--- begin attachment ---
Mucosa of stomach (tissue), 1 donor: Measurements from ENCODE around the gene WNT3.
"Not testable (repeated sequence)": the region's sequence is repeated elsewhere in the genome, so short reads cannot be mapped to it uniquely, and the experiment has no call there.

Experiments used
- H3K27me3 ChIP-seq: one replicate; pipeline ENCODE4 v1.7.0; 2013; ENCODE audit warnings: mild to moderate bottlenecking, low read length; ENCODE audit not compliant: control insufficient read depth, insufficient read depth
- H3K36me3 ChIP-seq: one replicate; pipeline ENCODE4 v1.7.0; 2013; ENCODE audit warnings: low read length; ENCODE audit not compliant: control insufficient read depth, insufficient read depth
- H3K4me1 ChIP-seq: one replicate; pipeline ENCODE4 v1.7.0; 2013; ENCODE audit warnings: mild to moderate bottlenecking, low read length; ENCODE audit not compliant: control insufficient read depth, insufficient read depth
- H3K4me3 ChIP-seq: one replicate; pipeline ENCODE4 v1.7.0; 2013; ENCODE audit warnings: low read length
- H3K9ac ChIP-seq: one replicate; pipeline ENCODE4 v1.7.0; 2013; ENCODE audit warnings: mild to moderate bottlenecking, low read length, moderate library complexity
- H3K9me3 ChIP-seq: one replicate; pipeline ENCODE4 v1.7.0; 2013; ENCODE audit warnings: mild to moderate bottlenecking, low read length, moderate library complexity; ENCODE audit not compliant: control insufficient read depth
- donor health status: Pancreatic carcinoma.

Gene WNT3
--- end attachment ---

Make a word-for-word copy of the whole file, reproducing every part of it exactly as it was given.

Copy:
Mucosa of stomach (tissue), 1 donor: Measurements from ENCODE around the gene WNT3.
"Not testable (repeated sequence)": the region's sequence is repeated elsewhere in the genome, so short reads cannot be mapped to it uniquely, and the experiment has no call there.

Experiments used
- H3K27me3 ChIP-seq: one replicate; pipeline ENCODE4 v1.7.0; 2013; ENCODE audit warnings: mild to moderate bottlenecking, low read length; ENCODE audit not compliant: control insufficient read depth, insufficient read depth
- H3K36me3 ChIP-seq: one replicate; pipeline ENCODE4 v1.7.0; 2013; ENCODE audit warnings: low read length; ENCODE audit not compliant: control insufficient read depth, insufficient read depth
- H3K4me1 ChIP-seq: one replicate; pipeline ENCODE4 v1.7.0; 2013; ENCODE audit warnings: mild to moderate bottlenecking, low read length; ENCODE audit not compliant: control insufficient read depth, insufficient read depth
- H3K4me3 ChIP-seq: one replicate; pipeline ENCODE4 v1.7.0; 2013; ENCODE audit warnings: low read length
- H3K9ac ChIP-seq: one replicate; pipeline ENCODE4 v1.7.0; 2013; ENCODE audit warnings: mild to moderate bottlenecking, low read length, moderate library complexity
- H3K9me3 ChIP-seq: one replicate; pipeline ENCODE4 v1.7.0; 2013; ENCODE audit warnings: mild to moderate bottlenecking, low read length, moderate library complexity; ENCODE audit not compliant: control insufficient read depth
- donor health status: Pancreatic carcinoma.

Gene WNT3